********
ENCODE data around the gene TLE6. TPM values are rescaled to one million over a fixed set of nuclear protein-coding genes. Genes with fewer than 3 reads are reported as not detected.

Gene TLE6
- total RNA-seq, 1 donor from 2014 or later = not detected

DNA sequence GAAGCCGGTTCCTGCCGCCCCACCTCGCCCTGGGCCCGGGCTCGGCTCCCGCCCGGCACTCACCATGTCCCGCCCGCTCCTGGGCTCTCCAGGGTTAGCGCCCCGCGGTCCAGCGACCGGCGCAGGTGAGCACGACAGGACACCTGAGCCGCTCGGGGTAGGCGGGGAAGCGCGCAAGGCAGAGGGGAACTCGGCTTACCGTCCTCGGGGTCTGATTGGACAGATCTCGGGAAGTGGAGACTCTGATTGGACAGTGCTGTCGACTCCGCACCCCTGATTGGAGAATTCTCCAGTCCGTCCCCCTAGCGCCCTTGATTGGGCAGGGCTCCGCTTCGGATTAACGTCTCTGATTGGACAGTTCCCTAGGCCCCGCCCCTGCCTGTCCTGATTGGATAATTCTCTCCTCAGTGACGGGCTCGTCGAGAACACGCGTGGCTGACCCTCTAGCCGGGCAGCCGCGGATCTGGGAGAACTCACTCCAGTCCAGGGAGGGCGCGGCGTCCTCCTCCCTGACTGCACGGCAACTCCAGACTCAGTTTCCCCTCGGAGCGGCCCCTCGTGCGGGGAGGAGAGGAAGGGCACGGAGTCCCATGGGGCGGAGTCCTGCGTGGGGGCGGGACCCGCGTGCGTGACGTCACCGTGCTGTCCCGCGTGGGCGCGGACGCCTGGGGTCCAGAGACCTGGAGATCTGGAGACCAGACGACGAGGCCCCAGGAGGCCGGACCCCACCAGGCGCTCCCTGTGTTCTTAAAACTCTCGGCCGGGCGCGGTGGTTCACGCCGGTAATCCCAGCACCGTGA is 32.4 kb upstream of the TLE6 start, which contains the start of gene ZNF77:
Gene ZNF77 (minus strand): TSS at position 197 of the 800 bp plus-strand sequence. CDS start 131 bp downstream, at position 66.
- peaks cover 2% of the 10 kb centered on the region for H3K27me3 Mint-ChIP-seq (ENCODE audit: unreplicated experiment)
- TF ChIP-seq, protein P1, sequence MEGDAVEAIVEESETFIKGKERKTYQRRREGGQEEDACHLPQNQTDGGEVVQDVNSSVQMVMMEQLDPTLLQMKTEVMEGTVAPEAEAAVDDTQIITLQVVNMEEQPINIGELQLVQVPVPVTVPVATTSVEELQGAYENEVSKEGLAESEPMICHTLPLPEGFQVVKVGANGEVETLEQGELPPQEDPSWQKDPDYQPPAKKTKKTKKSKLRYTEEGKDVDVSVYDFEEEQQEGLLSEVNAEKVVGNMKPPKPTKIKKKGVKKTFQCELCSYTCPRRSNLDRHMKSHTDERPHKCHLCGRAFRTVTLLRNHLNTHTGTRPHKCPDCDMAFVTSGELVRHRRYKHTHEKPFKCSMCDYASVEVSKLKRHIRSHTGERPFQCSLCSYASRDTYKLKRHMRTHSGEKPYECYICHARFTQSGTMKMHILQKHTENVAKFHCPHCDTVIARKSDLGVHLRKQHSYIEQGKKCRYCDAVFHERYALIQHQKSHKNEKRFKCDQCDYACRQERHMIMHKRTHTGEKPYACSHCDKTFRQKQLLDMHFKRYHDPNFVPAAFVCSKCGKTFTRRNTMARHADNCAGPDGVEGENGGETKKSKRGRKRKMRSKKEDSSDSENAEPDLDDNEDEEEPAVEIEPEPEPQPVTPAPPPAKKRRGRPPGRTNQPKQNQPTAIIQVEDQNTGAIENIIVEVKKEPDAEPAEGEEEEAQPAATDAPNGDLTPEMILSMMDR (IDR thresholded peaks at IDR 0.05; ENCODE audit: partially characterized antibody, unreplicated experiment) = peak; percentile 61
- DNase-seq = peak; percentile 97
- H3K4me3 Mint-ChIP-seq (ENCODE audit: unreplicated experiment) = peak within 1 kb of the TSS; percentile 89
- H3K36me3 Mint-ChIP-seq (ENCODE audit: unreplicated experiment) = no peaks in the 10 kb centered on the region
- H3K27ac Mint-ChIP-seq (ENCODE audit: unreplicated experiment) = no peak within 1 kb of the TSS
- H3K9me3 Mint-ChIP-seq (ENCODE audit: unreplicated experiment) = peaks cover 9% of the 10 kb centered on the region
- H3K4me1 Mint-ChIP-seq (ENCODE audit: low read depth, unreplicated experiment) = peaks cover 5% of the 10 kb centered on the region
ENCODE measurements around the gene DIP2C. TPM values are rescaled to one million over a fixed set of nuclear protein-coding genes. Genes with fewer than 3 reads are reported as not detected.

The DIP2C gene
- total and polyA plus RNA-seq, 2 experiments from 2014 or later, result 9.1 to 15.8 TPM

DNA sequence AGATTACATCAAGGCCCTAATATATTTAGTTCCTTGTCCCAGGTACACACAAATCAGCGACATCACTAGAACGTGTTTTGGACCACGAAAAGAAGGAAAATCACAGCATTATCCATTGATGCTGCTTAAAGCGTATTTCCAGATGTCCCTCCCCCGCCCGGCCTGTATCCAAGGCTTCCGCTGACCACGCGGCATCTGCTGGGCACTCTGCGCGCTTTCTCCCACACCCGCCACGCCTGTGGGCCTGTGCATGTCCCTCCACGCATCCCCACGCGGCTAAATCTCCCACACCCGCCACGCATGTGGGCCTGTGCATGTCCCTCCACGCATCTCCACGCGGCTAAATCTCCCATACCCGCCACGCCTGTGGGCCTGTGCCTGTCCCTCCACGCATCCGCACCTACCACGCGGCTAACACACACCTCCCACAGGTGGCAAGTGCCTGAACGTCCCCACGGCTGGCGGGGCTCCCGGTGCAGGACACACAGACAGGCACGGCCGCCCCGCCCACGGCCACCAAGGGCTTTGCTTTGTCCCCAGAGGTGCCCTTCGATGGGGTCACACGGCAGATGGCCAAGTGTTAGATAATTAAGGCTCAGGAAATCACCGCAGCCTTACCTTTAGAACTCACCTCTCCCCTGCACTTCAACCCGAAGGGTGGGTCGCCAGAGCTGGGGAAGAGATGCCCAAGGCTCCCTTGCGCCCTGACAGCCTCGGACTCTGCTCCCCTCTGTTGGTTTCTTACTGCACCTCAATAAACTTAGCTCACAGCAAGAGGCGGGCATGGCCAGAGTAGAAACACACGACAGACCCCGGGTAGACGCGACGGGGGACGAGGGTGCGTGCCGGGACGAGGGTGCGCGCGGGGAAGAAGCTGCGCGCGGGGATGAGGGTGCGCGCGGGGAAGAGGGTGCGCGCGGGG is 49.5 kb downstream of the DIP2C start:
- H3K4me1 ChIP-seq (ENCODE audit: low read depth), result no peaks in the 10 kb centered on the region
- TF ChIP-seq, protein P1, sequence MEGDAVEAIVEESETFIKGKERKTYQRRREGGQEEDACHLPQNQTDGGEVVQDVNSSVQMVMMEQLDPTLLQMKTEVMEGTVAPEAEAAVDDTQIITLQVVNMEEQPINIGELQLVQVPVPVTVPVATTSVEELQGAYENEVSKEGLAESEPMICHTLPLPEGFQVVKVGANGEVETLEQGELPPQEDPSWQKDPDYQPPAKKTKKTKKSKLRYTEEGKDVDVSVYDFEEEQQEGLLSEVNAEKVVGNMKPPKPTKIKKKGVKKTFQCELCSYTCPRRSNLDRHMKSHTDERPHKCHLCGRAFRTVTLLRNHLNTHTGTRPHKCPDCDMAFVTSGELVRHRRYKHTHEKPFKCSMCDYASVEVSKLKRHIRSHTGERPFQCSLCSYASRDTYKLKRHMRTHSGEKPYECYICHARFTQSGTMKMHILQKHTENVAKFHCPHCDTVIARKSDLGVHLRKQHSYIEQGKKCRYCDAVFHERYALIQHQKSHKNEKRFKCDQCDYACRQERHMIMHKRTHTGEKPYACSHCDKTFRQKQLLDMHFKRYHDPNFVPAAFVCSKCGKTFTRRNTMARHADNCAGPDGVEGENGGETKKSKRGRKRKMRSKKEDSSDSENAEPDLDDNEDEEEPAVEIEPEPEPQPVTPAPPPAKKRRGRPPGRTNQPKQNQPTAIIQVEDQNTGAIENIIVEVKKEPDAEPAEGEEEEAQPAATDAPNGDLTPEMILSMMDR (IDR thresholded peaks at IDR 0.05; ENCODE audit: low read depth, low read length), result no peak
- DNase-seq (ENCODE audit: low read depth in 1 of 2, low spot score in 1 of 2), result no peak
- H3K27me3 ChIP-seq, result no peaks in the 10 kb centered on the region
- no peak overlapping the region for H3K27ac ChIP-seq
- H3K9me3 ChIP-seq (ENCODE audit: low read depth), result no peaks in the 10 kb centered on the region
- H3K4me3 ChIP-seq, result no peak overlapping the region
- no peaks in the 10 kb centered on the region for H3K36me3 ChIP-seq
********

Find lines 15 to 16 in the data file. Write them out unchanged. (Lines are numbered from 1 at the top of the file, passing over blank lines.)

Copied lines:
The DIP2C gene
- total and polyA plus RNA-seq, 2 experiments from 2014 or later, result 9.1 to 15.8 TPM